Another old duo return but unlike Camp Lo, Lil Fame and Billy Danze stick with what they know has worked in the past and emerge better because of it. Exec-produced by Premo, '187' is produced by Lil Fame's production alter-ego Fizzy Womack and threads a whole load of shouting (cos let's face it M.O.P have always been ACE shouters) under a brutally simple loop from Tears For Fears' 'Head Over Heels'. Not a lot else to it, but mygod it works a treat, retains even with their age a real sense of menace and hooliganism that puts a big sloppy snarl on your face. The EP this comes from, the soon-come 'Street Certified' drops on Halloween and should shit you up all the way till Xmas. Welcome back nutters.
Dauwd's been a buy-on-sight artist for this page for some time now, and this second excursion on Cologne's eminent Kompakt — a label which arguably feels more like his spiritual home than Michigan's equally illustrious Ghostly International, which has also released his work — is perfectly pitched. Neither title track 'Saleh' or 'Moiety' will drag you in instantly, but once they do and you realise the craft that's gone into this pair of unctuous delights — 'Moiety' in particular — you'll be a slave to them. Go on, stick it on again.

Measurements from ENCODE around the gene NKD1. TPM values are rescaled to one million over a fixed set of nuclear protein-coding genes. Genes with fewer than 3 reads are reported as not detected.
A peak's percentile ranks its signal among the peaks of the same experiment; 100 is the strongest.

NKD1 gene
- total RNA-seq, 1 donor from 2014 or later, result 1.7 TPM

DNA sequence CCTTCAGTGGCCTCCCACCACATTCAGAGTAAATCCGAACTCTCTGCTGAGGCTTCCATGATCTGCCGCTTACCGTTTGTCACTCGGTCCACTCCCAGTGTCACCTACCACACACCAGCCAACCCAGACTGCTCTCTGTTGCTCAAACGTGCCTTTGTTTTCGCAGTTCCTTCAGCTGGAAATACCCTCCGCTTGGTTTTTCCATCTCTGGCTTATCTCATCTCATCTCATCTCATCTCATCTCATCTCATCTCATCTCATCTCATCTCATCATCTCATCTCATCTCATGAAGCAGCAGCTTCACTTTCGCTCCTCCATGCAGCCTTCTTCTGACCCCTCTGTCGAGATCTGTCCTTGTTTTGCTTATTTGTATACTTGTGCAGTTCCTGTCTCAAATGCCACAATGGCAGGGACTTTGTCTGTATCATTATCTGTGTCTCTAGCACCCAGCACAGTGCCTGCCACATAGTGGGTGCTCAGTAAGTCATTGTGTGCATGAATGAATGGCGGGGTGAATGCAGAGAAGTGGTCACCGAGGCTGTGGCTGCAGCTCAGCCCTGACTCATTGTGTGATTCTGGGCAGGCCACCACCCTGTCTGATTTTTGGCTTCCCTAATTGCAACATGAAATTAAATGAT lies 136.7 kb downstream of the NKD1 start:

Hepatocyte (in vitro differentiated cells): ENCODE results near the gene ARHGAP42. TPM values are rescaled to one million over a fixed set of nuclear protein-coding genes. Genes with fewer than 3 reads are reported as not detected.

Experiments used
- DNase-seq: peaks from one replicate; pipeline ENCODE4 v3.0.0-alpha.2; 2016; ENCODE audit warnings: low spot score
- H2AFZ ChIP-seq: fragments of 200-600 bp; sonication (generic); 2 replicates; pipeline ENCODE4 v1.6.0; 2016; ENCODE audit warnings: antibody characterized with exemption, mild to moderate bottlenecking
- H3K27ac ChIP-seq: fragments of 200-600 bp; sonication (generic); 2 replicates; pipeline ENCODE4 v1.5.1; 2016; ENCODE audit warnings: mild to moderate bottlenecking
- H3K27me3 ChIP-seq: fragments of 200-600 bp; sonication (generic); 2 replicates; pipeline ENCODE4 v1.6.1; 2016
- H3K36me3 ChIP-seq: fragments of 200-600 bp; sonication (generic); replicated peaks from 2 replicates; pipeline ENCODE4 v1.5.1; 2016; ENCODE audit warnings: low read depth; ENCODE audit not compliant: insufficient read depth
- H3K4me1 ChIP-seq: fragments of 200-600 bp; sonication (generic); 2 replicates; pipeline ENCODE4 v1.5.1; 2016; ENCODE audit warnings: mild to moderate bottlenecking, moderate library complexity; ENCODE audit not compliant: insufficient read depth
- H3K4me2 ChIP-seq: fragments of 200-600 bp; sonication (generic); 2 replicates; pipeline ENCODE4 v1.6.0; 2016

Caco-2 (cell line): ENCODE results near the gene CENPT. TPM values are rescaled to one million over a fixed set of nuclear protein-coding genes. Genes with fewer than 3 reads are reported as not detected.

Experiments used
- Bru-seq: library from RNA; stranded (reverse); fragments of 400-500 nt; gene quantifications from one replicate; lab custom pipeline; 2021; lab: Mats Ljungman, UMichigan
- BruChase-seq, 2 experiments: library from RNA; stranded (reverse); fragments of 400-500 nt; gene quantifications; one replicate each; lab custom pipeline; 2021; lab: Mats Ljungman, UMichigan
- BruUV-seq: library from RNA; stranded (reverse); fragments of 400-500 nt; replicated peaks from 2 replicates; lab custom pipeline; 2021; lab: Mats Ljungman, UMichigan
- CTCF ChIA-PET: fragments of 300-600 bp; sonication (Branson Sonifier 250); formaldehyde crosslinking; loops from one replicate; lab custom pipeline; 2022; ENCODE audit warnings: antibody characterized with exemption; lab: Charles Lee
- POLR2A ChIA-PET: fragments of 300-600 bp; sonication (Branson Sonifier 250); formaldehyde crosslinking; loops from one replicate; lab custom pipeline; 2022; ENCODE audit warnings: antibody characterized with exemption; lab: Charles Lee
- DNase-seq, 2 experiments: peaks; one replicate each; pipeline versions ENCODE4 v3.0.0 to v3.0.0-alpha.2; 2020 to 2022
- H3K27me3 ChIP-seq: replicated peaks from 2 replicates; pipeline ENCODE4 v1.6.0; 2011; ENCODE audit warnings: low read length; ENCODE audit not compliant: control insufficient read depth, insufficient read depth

An eight-track sampler from Cato’s forthcoming album on Hatcha and N-Type’s Sin City label, and not a grotter in sight. Cato brings a deft collection of influences and styles to bear, from the spacious and delicate soul leanings of ‘Sometimes’ and ‘Soul Electronic’, to the yard style pressure of ‘Peng VIP’ feat Flowdan & Riko. With hits of hardcore stylings on ‘Ghetto Funk’ and classic dubstep angles on ‘11th Hour’, there is real breadth and class here. The album promises to be a warm, inviting and vibsin’ place to be, so step into the unknown and enjoy.
The latest project from Dub Police’s head honcho is a tight, focused four-track EP of beefy dubstep animosity. ‘Stand Your Ground’ kicks things off like a pair of rabid pitbulls on a tight leash — you can feel the aggression being purposefully restrained. ‘Derek’ and the other two tracks all follow in a similar vein — malevolent intent abounds, but held just in check. After six years, it’s good to hear a more considered and crafted approach to the tougher side of the dubstep sound.